Nephew of Negro Leagues legend carrying legacy at SBTS

Communications Staff — March 11, 2009

It was said of Buck Leonard, one of the greatest professional baseball players of all-time, that trying to sneak a fastball past him was akin to sneaking a sunset past a rooster.

Leonard was inducted into the National Baseball Hall of Fame in 1972, but he never had an at-bat in the Major Leagues, that is, the “white” Major Leagues. Leonard starred in the Negro National League, the most prominent of the Jim Crow-era black professional baseball

Until Jackie Robinson’s monumental breakdown of baseball’s color barrier in 1947, Major League Baseball was lily-white; but in Buck Leonard’s league, only the ball was white. Like many of the citizens of pre-civil rights America, white and black men who played baseball for a living inhabited separate and decidedly unequal worlds.

Baseball historians widely agree that the skills of the top Negro Leagues players such as Leonard and Satchel Paige equaled those of the stars in the white Major Leagues.

And, like their white counterparts, black players ranged in character from Christians and educated solid citizens to ne’er do goods. As Negro Leagues historian Robert Peterson put it, “They were saints and sinners, college professors and illiterates, serious men and clowns, teetotalers and Saturday night drunks.”

Leonard was one of the saints. A devout follower of Christ, Leonard was to the Negro Leagues what Christy Mathewson had been to its white counterpart a generation earlier: an omni-respected Christian gentleman.

A part of Leonard’s legacy exists at The Southern Baptist Theological Seminary in the person of his great nephew Kevin Smith, who serves as assistant professor of church history.

Smith, who will soon earn his Ph.D. from Southern, was a young child when he last spent time with Leonard, but recalls vividly the content of his character, character which bled through effusively when Smith attended family reunions at Leonard’s home in Rocky Mount, N.C.

“I remember how agile he was even though he was an older man,” Smith said. “It was easy to see how he would have been such a great athlete. He would always play with all of us kids. He was very gentle, very playful with the kids, the kind of man you were drawn to.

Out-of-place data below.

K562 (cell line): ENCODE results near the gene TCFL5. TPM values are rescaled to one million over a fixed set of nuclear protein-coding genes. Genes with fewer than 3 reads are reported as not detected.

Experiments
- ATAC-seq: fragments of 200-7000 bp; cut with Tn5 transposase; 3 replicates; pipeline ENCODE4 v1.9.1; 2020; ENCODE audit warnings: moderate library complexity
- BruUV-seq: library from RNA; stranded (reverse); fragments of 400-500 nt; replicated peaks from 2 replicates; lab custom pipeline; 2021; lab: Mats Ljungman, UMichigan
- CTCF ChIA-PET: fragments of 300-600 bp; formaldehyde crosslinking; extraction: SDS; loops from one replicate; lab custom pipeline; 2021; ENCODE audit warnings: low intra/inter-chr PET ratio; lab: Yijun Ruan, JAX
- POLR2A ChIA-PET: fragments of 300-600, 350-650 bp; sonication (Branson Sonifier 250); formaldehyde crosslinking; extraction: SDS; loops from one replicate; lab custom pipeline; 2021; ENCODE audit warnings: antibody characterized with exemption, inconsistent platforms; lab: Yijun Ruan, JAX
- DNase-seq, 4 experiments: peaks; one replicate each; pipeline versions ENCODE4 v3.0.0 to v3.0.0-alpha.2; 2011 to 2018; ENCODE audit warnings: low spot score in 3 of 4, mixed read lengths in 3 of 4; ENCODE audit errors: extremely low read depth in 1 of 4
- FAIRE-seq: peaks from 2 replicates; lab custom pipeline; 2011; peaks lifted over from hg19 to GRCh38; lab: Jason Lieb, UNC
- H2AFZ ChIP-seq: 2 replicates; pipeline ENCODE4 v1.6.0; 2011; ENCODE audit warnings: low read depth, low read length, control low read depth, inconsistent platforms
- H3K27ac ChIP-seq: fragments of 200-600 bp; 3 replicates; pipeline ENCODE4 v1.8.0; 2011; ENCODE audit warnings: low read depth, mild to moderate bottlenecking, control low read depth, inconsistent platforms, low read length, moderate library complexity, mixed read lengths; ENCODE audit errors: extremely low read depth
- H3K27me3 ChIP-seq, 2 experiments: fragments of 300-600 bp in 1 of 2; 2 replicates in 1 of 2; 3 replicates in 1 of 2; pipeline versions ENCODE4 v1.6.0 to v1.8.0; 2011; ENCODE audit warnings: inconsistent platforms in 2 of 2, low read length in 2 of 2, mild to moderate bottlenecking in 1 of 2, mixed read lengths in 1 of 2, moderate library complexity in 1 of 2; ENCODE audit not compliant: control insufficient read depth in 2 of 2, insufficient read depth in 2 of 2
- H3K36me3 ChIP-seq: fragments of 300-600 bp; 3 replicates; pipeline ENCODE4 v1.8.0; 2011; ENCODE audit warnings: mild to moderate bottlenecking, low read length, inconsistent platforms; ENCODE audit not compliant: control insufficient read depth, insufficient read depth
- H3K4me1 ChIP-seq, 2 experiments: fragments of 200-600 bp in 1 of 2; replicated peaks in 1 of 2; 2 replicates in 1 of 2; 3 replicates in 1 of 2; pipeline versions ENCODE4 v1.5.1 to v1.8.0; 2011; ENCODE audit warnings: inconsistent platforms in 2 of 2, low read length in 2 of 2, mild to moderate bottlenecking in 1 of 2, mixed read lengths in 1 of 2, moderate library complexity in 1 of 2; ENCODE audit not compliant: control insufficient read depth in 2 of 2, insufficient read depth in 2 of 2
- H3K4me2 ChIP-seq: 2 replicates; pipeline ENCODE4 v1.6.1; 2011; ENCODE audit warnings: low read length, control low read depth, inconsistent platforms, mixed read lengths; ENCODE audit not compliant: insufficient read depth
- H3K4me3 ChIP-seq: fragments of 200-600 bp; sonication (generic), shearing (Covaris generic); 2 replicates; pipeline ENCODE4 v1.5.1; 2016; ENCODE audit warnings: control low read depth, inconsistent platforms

“Today, when I think of him, I think of the stability of his character. He left a great legacy as a man who loved the Lord, his family and his community. He is a great role model for African-American men, the kind of role model we desperately need.”

Smith still visits his aunt Lugenia, Leonard’s wife, each year in Rocky Mount. Leonard died in 1997 at the age of 90. The family possesses a considerable amount of memorabilia from Leonard’s playing career and labors to keep alive the memory of both the man and player, Smith said.

On both fronts it is a legacy that is deep as it is wide.

In the Negro Leagues, Leonard was known as “the
black Lou Gehrig,” because he was a left-handed hitting first baseman who could hit the ball into next time zone and because the deep integrity that served as the default setting of his life earned the respect of his peers.

Leonard was a stalwart for the famed Homestead Grays—the New York Yankees of black baseball. With a roster populated by such Negro Leagues legends as Leonard, Josh Gibson (known as “the black Babe Ruth” for his incredible power at the plate) and James Thomas “Cool Papa” Bell, the Grays won nine straight Negro National League championships from 1937 to 1945 and again in 1948.

Though Negro Leagues statistics are somewhat spotty, Leonard finished with an unofficial lifetime batting average of .324. He hit .419 over his career in NNL World Series games.

The same year Robinson joined the Major Leagues, Leonard got an opportunity to play in what black players called “The Show” when Cleveland Indians owner Bill Veeck offered him a contract. But by this time, Leonard was 40 and saw his skills beginning to erode; he turned down the offer, telling Veeck, “I am too old and I know it.”

“He didn’t want to shame his people by going to the big leagues and playing poorly,” Smith said. “He didn’t want to tarnish such a great opportunity and give a poor representation of black players. Other players and family members greatly respected him for making that difficult decision.”

Leonard was a devout churchman, who served for many years as a leader in his local Baptist congregation in Rocky Mount, Smith said.

Leonard’s deep faith in Christ boiled over in his induction speech into the National Baseball Hall of Fame in 1972. That year, Leonard and Homestead Grays teammate Gibson were rightly added to baseball’s pantheon of elite stars one year after the hall opened its doors to black baseball’s legends.

“My greatest thrill as a baseball player came from what somebody did for me,” he told the audience. “And that was select me for the Baseball Hall of Fame. I will do everything in my power to try and take care of this selection and this induction into the Baseball Hall of Fame.

“Again I want to say this…It is nice to receive praise and honor from men, but the greatest praise and honor come from our Lord and Savior Jesus Christ.”

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